Online news exploit, or being exploited?
By Trend Micro Inc April 12, 2013
- In Trend Micro survey, 44% respondents had no qualms sharing emails and contact numbers with news portals
- Malaysians are increasingly going online for their news fix, but seem lackadaisical about cyber-safety
ON a daily basis, many people spend most of their time doing one of three things on the Internet – reading emails, reading the news online while surfing the Internet, and keeping up with friends and family via social networks.
In February, there were reports on the Los Angeles Times scrubbing its website of malicious code that served browser exploits and malware to potentially hundreds of thousands of readers over the previous six weeks. It’s not clear how many readers may have been impacted by the attack, which appears to have been limited to the Offers and Deals page of the LA Times website.
Site metrics firm Alexa says this portion of the newspaper’s site receives about 0.12% of the site’s overall traffic, which according to the publication are about 18 million unique visitors per month. Assuming the site was compromised from December 23, 2012 through the second week in February 2013, some 324,000 Los Angeles Times readers were likely exposed to the attack.
In fact, the Los Angeles Times incident is unfortunately all too common. Most of the time, these websites that detected malicious content are innocent, legitimate sites that have been hacked.
What took place was that once attackers have figured out a way to inject content into a website, the rest of the intrusion follows a familiar script whereby the attackers add malicious code. When unsuspecting users visit the legitimate site, their browsers also automatically pull down the exploit kit code from the unauthorized server which is usually termed a ‘Blackhole.’
According to Trend Micro in a GMA News report, the new kit, dubbed Whitehole Exploit Kit, uses a similar code as a Blackhole, but does not bother to hide itself. Other notable features of this new toolkit include the ability to evade antimalware detections, prevent Google Safe Browsing from blocking it, and the ability to load a maximum of 20 files at once.
An analysis of the sample exploit malware detected as a Trojan, exploits vulnerabilities to download malicious files on a victim's computer. It then downloads a malware, noting the Whitehole that downloads other malware, and pushes fake applications.
This specific Trojan variant connects to certain websites to send and receive information as well as terminates certain processes. It also downloads additional malicious files onto already infected systems, whilst ransomware typically locks systems until users pay money via specific payment modes.
Online news consumption in Malaysia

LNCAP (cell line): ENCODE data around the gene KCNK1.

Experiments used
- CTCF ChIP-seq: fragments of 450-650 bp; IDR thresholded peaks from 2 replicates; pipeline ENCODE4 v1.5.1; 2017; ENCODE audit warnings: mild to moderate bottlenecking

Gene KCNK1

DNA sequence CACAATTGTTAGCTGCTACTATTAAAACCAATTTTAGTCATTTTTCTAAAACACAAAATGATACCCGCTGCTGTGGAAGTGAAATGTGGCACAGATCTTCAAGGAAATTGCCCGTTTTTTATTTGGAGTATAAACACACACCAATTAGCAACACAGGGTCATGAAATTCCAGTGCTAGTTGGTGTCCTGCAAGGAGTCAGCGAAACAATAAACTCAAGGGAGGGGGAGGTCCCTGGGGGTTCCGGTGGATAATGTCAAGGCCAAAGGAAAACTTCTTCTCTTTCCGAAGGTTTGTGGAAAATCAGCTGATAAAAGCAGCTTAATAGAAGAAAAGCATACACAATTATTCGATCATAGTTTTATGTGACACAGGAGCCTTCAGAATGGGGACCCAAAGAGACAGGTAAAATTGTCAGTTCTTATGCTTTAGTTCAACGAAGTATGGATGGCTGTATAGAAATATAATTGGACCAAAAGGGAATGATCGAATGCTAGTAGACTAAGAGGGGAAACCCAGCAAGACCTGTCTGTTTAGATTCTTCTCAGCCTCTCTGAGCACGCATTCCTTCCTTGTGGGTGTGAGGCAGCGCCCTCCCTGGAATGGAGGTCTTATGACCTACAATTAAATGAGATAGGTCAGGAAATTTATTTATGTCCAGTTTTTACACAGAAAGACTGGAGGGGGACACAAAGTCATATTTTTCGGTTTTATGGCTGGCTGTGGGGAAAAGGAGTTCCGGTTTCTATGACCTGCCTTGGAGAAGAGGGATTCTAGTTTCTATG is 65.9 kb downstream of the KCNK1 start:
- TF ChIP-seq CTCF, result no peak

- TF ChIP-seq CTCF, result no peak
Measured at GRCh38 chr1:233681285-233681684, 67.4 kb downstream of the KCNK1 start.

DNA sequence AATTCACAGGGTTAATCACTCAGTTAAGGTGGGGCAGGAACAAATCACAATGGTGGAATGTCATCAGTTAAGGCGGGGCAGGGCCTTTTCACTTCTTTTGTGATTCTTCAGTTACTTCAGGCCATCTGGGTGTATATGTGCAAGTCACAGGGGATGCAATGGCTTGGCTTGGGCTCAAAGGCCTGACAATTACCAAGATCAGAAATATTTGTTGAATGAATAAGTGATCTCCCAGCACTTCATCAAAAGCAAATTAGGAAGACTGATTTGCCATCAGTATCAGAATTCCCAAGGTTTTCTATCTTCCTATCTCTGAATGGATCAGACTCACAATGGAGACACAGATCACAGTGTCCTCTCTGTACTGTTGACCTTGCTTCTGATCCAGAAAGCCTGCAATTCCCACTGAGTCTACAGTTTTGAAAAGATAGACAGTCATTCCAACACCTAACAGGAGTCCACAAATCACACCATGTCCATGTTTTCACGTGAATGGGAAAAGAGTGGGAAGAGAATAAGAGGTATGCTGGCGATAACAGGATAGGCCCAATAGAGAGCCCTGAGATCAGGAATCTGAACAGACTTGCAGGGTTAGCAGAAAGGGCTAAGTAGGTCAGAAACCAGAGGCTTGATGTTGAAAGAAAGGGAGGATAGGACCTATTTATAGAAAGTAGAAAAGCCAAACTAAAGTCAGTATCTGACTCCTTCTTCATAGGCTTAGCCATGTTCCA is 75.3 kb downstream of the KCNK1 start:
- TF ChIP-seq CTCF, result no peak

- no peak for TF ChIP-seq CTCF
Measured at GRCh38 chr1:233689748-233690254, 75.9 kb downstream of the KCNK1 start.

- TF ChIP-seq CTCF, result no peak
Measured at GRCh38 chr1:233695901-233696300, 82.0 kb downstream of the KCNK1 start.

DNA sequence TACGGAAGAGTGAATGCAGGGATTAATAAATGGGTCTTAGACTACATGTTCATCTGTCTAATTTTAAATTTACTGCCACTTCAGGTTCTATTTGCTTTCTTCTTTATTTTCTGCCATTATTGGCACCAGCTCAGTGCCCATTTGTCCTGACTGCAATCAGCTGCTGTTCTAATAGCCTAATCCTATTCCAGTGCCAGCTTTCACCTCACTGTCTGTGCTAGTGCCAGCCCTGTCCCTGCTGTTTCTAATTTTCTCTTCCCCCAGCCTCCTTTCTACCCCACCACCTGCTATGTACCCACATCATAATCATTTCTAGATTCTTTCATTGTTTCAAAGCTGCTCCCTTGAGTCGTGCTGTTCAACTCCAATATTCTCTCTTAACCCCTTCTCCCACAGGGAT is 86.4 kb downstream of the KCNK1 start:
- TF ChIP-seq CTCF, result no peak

In Malaysia, we have seen online news consumption on the rise, with many now getting news on their mobile phones, tablets, laptops and other platforms.
According to a recent study conducted by Trend Micro with its Malaysian Facebook fans that polled more than a thousand people, 70% of the respondents said they get their news via online sites and portals. Apart from news sites, over 90% users also received their local news from Facebook, Twitter, blog sites, forums and other networking sites.
About 50% of the respondents are also comfortable with sharing their login IDs and passwords with others to access online portals that require membership. Furthermore, 50% of respondents do click on appealing promotions and advertisements pop-ups while surfing the Internet; 22% do it for fun or because they’re curious; and the remaining 28% either ignore or disable pop-ups.
As much as 44% of the respondents said they have no qualms sharing their information such as emails and contact numbers with these news portals. Interestingly, about 25% of the respondents said they encountered scenarios of security breaches where their personal information ended up in other online portals that they don’t access.
In such cases, 65% said they would lodge a report with the administrator, 10% said they would lodge a police report and 25% don’t see a need for any action.
Need for smarter, safer digital social culture
The survey findings were not entirely new or surprising. Millions of people are getting their news online or interacting and socializing on websites, creating a large pool of potential victims that attracts cybercriminals.
Click-jacking, fake applications, malvertising and social engineering are just some of the tactics used in order to deliver malware.
To be secured, one needs more than the standard antivirus and spyware protection. Ensure your solution offers protection on WiFi hotspots, antispam blocking, and search engine result ratings that will help consumer to decide if a website is safe to visit.